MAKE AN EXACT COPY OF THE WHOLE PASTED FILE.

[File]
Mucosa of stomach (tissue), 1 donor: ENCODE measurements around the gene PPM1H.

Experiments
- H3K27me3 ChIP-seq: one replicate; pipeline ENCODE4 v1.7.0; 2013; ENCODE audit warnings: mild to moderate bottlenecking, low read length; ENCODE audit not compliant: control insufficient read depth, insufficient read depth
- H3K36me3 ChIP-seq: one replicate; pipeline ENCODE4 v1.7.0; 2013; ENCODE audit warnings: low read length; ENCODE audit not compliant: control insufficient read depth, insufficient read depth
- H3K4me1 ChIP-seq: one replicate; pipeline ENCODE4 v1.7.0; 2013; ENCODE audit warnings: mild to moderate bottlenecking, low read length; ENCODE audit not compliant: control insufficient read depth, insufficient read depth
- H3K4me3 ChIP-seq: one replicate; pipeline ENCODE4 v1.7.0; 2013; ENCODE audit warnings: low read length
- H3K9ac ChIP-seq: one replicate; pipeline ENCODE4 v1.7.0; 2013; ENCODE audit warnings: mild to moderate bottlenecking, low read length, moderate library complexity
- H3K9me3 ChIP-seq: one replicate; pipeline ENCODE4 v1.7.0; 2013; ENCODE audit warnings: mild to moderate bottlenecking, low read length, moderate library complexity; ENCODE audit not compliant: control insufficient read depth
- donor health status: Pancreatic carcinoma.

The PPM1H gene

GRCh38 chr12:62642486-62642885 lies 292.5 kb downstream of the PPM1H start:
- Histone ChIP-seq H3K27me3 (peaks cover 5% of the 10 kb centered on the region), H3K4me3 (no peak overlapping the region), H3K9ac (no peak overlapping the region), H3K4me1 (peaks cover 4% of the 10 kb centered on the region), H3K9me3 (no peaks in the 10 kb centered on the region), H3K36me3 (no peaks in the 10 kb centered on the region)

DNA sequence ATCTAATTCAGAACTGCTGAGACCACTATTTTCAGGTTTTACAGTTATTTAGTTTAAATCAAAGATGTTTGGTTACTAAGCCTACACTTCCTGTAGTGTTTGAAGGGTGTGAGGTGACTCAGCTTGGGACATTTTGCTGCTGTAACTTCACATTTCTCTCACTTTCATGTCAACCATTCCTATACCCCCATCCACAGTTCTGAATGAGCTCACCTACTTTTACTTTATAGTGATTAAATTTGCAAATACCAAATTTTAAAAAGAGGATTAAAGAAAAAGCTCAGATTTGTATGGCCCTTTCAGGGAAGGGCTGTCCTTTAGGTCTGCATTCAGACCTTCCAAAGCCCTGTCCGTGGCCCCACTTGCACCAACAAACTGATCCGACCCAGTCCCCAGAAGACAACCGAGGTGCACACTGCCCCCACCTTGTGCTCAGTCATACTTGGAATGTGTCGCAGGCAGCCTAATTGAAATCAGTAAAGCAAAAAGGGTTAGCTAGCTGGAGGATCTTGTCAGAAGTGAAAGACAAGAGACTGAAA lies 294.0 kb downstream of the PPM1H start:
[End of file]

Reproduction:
Mucosa of stomach (tissue), 1 donor: ENCODE measurements around the gene PPM1H.

Experiments
- H3K27me3 ChIP-seq: one replicate; pipeline ENCODE4 v1.7.0; 2013; ENCODE audit warnings: mild to moderate bottlenecking, low read length; ENCODE audit not compliant: control insufficient read depth, insufficient read depth
- H3K36me3 ChIP-seq: one replicate; pipeline ENCODE4 v1.7.0; 2013; ENCODE audit warnings: low read length; ENCODE audit not compliant: control insufficient read depth, insufficient read depth
- H3K4me1 ChIP-seq: one replicate; pipeline ENCODE4 v1.7.0; 2013; ENCODE audit warnings: mild to moderate bottlenecking, low read length; ENCODE audit not compliant: control insufficient read depth, insufficient read depth
- H3K4me3 ChIP-seq: one replicate; pipeline ENCODE4 v1.7.0; 2013; ENCODE audit warnings: low read length
- H3K9ac ChIP-seq: one replicate; pipeline ENCODE4 v1.7.0; 2013; ENCODE audit warnings: mild to moderate bottlenecking, low read length, moderate library complexity
- H3K9me3 ChIP-seq: one replicate; pipeline ENCODE4 v1.7.0; 2013; ENCODE audit warnings: mild to moderate bottlenecking, low read length, moderate library complexity; ENCODE audit not compliant: control insufficient read depth
- donor health status: Pancreatic carcinoma.

The PPM1H gene

GRCh38 chr12:62642486-62642885 lies 292.5 kb downstream of the PPM1H start:
- Histone ChIP-seq H3K27me3 (peaks cover 5% of the 10 kb centered on the region), H3K4me3 (no peak overlapping the region), H3K9ac (no peak overlapping the region), H3K4me1 (peaks cover 4% of the 10 kb centered on the region), H3K9me3 (no peaks in the 10 kb centered on the region), H3K36me3 (no peaks in the 10 kb centered on the region)

DNA sequence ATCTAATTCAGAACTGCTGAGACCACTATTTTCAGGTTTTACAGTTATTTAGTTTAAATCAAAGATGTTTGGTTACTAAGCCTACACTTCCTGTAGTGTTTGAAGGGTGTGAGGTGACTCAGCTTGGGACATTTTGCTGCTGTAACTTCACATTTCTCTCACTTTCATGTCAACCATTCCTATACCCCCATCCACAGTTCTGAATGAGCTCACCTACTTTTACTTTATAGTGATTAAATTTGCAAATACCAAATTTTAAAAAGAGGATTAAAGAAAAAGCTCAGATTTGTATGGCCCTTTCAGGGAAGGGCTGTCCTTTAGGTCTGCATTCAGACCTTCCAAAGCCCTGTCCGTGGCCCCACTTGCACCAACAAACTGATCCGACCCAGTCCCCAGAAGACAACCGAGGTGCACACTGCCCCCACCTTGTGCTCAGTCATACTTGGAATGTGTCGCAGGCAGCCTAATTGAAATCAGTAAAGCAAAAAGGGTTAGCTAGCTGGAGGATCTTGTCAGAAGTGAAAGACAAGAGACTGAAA lies 294.0 kb downstream of the PPM1H start: